Insanity.

      • Riceball says:

        From what I’ve read we do actually used hollow point ammunition, or at least SOCOM does in certain circumstances. Namely during counter-terrorist/insurgent operations since they’re not recognized as uniformed soldiers and the JAG corps has determined that it’s therefor legal to use hollow points.

        • Kirk says:

          The cartridges we use are OTM (Open-Tipped Match), from what I understand, meaning that they’re not deliberately designed to expand, but are instead made with an open tip due to the manufacturing technique that results in more accurate projectiles. So, technically, they’re not “hollow-point ammunition” in the sense that they’re designed to expand.

          Frankly, the whole discussion just aggravates the hell out of me–Primarily because of the hypocrisy that stems from it. The whole thing is supposedly predicated on “lessening human suffering”, right?

          Soooo… Circa 1900, when all this crap was being negotiated by the great and the good, the precise mechanism of “lessening human suffering” was what, again? Oh, yeah–Let’s wound the poor bastards, contaminate the resultant wounds with whatever organic filth is on the battlefield, and then use pre-antibiotic early 20th Century medicine on the resultant wounds…

          Oh, yeah–That’s a net gain for humanitarianism, that is. Frankly, the truly humanitarian thing to have been doing at that point would have been to demand the use of Dum-Dum bullets so that the poor bloody bastards you were shooting died as quickly as possible from the wound, instead of lingering for weeks with their flesh rotting off in so-called “hospitals”.

          And, even today…? LOL… One of my old medics got to deal with some poor kid who followed the Jihadi trail into Afghanistan, got wounded by our guys with M4 carbines and M855 rounds back around 2004-ish. Dude got dragged off the battlefield after they tried ambushing our folks, and wound up rotting in some grape drying shed for a week or two. By the time the locals decided to hand his ass over to us for medical treatment…? Good God, but was that ugly–They had to amputate everything, and even with modern medicine, he wound up dying after several weeks lingering in one of our field hospitals. My medic commented that the sheer suffering inflicted on that poor bastard in trying to save his life a week or two after he got wounded was probably the cruelest punishment imaginable, and the amount of suffering the poor bastard went through was biblical.

          Overall, I’m not so sure that the people agitating for this “humanity” in war really know what the hell they’re doing, or have the best interests of the combatants in mind. I’d really be very easily convinced that the majority of these “do-gooders” were actually some kind of depraved sadists who derived great sexual pleasure from the idea of some poor bastard taking weeks to die without modern medical care.

          The whole thing is amazingly messed-up–Were you to do what we do with combat rounds in most US states for hunting ammunition…? Your ass would be going to jail, for inflicting unnecessary suffering on the game animals in question. With people, though? It’s like “Let’s make ’em hurt as much as possible, for as long as possible…”.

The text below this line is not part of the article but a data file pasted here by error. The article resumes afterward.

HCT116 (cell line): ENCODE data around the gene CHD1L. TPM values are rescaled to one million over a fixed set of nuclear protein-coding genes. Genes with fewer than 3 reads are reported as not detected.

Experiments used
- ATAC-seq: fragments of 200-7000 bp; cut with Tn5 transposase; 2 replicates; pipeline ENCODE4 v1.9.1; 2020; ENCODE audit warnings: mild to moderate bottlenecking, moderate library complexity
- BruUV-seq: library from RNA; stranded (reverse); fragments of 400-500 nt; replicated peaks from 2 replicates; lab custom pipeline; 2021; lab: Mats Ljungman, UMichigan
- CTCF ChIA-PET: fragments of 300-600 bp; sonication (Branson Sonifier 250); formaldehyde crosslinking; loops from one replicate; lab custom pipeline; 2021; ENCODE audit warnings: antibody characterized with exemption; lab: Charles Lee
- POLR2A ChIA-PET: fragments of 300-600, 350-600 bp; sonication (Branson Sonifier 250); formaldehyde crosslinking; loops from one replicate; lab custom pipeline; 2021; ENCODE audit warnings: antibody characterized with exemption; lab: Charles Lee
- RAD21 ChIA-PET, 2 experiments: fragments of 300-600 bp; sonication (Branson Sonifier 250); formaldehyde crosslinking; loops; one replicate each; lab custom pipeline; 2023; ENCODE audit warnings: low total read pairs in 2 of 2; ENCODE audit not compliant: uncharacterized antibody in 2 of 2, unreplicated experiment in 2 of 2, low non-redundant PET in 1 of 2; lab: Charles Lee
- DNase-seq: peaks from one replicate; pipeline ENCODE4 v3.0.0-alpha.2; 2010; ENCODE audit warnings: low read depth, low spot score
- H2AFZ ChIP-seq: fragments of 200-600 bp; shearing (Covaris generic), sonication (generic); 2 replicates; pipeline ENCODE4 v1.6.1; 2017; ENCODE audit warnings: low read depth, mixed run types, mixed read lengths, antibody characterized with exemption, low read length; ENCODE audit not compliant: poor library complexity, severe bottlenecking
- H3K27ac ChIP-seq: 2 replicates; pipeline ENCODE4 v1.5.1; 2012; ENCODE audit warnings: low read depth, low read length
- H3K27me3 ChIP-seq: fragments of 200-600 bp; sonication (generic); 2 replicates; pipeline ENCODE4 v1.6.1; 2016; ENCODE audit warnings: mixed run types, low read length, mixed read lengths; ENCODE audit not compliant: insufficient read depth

4. CWG says:

    There’s no money in reforming marksmanship training. New toys equal post retirement jobs. There is no incentive to improve programs for the big army. Outside of SOF, the 18th Abn corps is likely the only organization that would bother implementing new training methodologies. Outside of that, you ha e occasional decent small arms training at company or BN levels when you have a few enthusiastic marksmen AND officers in the same place at the same time.

    Otherwise, you still have units making their joes drag the covers off of water filled foxeholes and jumping in and out in full kit every three rounds – wondering why they can’t group and zero. And who cares, not like most of them will every have to use the thing.

    • ThatBlueFalcon says:

      Agreed – but I’m still flabbergasted by the idea that a 7.62 round is a cure-all for lethality when our joes still have trouble HITTING the target..

      Our small arms are in a good place, despite the internet commandos. Now we need to actually train on them.

    • Tyler says:

      18th ABN corp as a whole doesn’t invest much time into training individual level marksmanship. 3 ID falls under 18th, and there is no corp level emphasis put on it. We just a got new DIV CDR however, and he is more involved with emphasizing marksmanship.

      Like you said, it really falls on the small unit leaders, CO CDR and below, to instill a gunfighter mentality into the individual infantryman. What we are constantly fighting against is everything that inhibits us from training at the individual level. Bradley gunneries are far more important to the unit as a whole, so that is what we are directed to focus on.

      • Mac679 says:

        That isn’t an 18th ABN Corps issue, that’s a Division/community focus. When I was in 1st Cav the focus was on crew quals and gunnery. Heavy units have typically placed a greater emphasis on that than individual weapons training.

  5. Diddler says:

    I’d like to shake the hand of the guy who shot those rounds with such even spacing at 300m. Damn fine shooting.

    • Chris says:

      I would hand him a beer

      • bloke_from_ohio says:

        I could be wrong, but mechanical rests don’t drink beer. Using a human for terminal balistic testing is silly in this context.

  6. Mark says:

    Aside from these new projectiles’ penetration performances, I am impressed by the precision with which the demonstration rounds were evenly and precisely vertically dispersed on that steel at 300m!

    • Nathan says:

      They likely downloaded the round to replicate the velocity the round would strike the target at 300m and fired it from a test barrel. That would eliminate uncontrolled variables.